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Conservation and Society
An interdisciplinary journal exploring linkages between society, environment and development
Conservation and Society
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SPECIAL SECTION: ARTICLE
Year : 2013  |  Volume : 11  |  Issue : 1  |  Page : 16-28

Bureaucratic Barriers Limit Local Participatory Governance in Protected Areas in Costa Rica


Division of Marine Sciences and Conservation, Nicholas School of the Environment, Duke University, Duke Marine Laboratory, Beaufort, NC, USA

Correspondence Address:
Xavier Basurto
Division of Marine Sciences and Conservation, Nicholas School of the Environment, Duke University, Duke Marine Laboratory, Beaufort, NC
USA
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Source of Support: None, Conflict of Interest: None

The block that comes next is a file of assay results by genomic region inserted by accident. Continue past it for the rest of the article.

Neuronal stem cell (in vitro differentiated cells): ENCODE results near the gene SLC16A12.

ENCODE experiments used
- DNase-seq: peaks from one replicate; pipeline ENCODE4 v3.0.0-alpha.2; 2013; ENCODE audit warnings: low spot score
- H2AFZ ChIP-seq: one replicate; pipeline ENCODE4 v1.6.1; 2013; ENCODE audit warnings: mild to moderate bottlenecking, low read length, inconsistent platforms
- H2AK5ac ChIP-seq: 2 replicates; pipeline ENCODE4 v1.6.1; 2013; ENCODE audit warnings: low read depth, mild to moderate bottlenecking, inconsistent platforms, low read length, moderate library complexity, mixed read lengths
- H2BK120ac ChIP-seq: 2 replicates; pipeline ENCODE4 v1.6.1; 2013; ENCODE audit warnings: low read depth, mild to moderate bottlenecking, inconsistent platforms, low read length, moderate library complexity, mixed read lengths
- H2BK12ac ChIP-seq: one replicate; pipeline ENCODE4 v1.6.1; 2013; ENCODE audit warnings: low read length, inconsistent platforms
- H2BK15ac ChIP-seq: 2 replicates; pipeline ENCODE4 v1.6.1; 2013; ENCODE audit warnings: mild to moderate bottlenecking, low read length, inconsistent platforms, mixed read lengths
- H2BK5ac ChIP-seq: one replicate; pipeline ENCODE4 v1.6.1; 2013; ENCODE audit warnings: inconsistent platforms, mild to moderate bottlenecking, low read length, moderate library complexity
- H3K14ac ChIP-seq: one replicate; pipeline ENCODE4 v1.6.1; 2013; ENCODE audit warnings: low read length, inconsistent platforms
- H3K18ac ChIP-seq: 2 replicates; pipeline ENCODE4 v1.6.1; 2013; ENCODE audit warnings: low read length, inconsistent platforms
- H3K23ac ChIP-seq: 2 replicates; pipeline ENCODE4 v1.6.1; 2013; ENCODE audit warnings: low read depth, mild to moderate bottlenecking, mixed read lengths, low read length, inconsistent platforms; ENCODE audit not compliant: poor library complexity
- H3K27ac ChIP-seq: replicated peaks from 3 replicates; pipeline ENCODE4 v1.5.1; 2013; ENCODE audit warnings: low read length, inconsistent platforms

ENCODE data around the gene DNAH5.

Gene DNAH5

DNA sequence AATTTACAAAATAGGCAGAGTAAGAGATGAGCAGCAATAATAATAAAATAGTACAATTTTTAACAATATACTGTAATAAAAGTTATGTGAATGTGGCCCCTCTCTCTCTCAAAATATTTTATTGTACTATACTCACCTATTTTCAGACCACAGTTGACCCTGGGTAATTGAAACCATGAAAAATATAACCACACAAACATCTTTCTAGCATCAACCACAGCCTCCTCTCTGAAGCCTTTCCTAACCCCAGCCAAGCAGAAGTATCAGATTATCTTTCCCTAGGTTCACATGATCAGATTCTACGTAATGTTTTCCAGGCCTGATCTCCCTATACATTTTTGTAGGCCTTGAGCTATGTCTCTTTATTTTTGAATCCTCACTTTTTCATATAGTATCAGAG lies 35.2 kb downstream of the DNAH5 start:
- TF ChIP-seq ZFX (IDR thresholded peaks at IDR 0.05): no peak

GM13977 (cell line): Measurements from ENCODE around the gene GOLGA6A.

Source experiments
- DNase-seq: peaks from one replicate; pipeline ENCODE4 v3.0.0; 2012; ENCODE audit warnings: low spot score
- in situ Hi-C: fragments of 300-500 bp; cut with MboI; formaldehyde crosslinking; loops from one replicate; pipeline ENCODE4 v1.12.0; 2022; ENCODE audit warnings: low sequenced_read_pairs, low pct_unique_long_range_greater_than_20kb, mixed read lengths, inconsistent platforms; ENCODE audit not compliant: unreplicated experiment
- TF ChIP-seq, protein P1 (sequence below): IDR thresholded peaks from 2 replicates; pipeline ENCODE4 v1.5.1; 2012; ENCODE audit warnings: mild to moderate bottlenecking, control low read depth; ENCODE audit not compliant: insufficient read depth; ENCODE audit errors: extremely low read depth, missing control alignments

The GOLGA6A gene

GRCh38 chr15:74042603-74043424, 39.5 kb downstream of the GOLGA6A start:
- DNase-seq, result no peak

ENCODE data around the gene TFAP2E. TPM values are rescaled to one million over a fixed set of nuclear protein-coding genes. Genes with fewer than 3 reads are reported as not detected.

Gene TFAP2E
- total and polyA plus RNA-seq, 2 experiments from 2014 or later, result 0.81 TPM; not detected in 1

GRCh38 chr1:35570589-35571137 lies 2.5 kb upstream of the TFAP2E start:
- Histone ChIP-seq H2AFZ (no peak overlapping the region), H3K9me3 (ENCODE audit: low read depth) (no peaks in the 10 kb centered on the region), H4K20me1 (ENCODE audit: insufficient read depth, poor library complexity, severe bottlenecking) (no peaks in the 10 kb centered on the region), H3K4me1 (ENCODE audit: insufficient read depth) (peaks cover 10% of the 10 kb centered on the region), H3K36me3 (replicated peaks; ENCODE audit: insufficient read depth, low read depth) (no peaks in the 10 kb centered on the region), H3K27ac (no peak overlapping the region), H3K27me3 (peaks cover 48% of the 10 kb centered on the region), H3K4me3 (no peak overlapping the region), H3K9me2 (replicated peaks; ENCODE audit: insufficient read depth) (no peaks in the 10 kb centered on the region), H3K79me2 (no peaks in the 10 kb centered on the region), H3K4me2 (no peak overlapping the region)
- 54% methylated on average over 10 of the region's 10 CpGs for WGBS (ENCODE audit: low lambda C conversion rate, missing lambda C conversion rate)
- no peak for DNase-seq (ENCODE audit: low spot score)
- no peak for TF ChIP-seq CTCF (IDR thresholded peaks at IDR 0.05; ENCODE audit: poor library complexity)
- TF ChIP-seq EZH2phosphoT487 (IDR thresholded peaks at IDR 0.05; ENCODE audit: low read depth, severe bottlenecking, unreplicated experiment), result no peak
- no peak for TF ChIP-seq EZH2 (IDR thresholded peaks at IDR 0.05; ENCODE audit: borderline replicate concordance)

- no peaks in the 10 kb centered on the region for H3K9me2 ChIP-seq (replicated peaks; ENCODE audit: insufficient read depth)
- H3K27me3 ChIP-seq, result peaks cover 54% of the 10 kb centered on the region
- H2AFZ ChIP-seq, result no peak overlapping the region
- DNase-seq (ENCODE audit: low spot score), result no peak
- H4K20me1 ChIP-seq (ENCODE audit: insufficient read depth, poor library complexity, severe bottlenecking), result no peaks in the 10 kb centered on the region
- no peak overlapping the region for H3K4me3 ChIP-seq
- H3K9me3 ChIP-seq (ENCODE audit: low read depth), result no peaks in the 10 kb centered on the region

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The importance of local participation in biodiversity governance was recently recognised by the International Union for Conservation of Nature (IUCN) through the incorporation of Indigenous Peoples' and Local Community Conserved Territories and Areas (ICCAs) as a protected area category. This paper explores what barriers ICCAs might face in their successful implementation within already existing protected area systems. I look at this issue in the context of the decentralisation of biodiversity governance in Costa Rica and examine the internal makeup of four different conservation areas within the National System of Conservation Areas. My findings suggest that it is not enough to enact legal reforms allowing and encouraging local participation. Successfully involving local participation requires attention to the class-based relationships within the protected area bureaucracy that create incentives (or not) to link with the local rural citizenry affected by these areas. In three out of four conservation areas, the dominant social class and urban-rural dynamics combined with a lack of accountability mechanisms have discouraged any real rural involvement and empowerment for decision-making. The strategy of the one area that succeeded at sorting these obstacles to incorporate local participation is described in detail.


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